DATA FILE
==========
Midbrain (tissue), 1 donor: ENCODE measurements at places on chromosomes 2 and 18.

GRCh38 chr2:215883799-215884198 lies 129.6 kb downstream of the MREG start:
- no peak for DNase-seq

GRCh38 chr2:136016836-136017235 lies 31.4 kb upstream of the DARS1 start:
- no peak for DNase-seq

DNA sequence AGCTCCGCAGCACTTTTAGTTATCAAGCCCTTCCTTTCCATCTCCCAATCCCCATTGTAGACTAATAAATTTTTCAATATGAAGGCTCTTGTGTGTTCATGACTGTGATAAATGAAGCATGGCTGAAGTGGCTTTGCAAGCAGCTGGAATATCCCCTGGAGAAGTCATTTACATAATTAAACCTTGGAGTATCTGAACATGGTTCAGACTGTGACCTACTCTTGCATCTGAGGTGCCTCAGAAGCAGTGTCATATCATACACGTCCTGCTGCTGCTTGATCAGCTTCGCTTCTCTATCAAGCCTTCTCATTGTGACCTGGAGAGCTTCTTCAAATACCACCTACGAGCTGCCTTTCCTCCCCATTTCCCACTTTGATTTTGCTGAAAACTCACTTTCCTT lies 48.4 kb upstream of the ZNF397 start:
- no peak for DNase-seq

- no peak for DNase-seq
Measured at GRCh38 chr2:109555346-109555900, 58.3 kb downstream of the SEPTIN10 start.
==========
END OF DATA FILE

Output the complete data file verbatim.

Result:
Midbrain (tissue), 1 donor: ENCODE measurements at places on chromosomes 2 and 18.

GRCh38 chr2:215883799-215884198 lies 129.6 kb downstream of the MREG start:
- no peak for DNase-seq

GRCh38 chr2:136016836-136017235 lies 31.4 kb upstream of the DARS1 start:
- no peak for DNase-seq

DNA sequence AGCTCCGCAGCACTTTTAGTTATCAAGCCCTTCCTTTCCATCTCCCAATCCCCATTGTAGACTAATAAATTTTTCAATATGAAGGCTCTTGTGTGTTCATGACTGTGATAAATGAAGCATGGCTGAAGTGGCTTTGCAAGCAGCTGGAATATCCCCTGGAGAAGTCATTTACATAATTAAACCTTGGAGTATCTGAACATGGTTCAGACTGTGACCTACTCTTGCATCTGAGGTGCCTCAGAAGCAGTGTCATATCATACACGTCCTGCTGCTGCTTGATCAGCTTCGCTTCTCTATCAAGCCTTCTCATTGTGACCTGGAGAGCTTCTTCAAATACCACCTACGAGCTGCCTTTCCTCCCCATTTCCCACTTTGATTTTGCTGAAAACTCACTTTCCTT lies 48.4 kb upstream of the ZNF397 start:
- no peak for DNase-seq

- no peak for DNase-seq
Measured at GRCh38 chr2:109555346-109555900, 58.3 kb downstream of the SEPTIN10 start.